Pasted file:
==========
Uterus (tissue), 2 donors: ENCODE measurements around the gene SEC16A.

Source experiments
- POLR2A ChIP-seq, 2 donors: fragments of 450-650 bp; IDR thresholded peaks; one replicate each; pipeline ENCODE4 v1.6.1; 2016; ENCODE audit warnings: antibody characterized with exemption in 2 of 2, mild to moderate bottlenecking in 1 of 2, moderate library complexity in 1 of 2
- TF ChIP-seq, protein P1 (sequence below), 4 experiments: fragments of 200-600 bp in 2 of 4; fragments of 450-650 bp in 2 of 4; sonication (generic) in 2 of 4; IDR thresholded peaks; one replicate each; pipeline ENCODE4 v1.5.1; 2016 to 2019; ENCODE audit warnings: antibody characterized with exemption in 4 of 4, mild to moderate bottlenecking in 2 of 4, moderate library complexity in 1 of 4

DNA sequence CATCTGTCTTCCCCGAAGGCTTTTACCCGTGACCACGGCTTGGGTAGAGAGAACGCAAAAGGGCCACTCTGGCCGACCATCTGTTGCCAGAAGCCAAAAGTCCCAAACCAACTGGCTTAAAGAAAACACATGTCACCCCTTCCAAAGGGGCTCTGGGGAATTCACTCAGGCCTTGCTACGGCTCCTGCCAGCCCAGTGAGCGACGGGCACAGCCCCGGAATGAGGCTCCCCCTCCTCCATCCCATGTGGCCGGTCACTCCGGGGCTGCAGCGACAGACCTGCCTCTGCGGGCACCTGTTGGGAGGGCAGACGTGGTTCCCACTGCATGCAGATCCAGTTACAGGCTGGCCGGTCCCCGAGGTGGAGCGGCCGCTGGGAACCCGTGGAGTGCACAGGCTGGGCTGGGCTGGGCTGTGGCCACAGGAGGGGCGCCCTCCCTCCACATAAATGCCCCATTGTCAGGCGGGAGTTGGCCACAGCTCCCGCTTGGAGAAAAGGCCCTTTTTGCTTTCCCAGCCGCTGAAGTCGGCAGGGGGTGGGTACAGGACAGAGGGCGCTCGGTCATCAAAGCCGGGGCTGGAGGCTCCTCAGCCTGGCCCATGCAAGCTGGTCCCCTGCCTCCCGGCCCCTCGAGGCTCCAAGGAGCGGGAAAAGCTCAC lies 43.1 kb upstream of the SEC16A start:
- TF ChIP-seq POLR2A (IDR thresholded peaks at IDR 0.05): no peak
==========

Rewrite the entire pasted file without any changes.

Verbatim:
Uterus (tissue), 2 donors: ENCODE measurements around the gene SEC16A.

Source experiments
- POLR2A ChIP-seq, 2 donors: fragments of 450-650 bp; IDR thresholded peaks; one replicate each; pipeline ENCODE4 v1.6.1; 2016; ENCODE audit warnings: antibody characterized with exemption in 2 of 2, mild to moderate bottlenecking in 1 of 2, moderate library complexity in 1 of 2
- TF ChIP-seq, protein P1 (sequence below), 4 experiments: fragments of 200-600 bp in 2 of 4; fragments of 450-650 bp in 2 of 4; sonication (generic) in 2 of 4; IDR thresholded peaks; one replicate each; pipeline ENCODE4 v1.5.1; 2016 to 2019; ENCODE audit warnings: antibody characterized with exemption in 4 of 4, mild to moderate bottlenecking in 2 of 4, moderate library complexity in 1 of 4

DNA sequence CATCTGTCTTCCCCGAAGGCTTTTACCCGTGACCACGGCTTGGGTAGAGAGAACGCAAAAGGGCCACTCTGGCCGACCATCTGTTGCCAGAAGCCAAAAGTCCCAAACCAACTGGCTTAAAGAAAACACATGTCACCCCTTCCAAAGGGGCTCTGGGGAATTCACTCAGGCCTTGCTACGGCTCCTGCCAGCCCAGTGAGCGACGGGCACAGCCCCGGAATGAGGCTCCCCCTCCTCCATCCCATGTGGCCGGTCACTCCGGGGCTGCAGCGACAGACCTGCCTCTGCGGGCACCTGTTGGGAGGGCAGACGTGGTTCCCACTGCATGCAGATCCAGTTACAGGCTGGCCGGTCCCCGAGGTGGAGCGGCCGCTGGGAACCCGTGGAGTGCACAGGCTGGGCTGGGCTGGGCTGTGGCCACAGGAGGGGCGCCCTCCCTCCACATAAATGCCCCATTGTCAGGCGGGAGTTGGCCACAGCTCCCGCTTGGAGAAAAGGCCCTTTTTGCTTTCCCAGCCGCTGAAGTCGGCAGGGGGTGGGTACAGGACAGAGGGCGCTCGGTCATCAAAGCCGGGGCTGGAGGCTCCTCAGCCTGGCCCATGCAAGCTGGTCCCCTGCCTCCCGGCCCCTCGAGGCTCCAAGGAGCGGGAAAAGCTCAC lies 43.1 kb upstream of the SEC16A start:
- TF ChIP-seq POLR2A (IDR thresholded peaks at IDR 0.05): no peak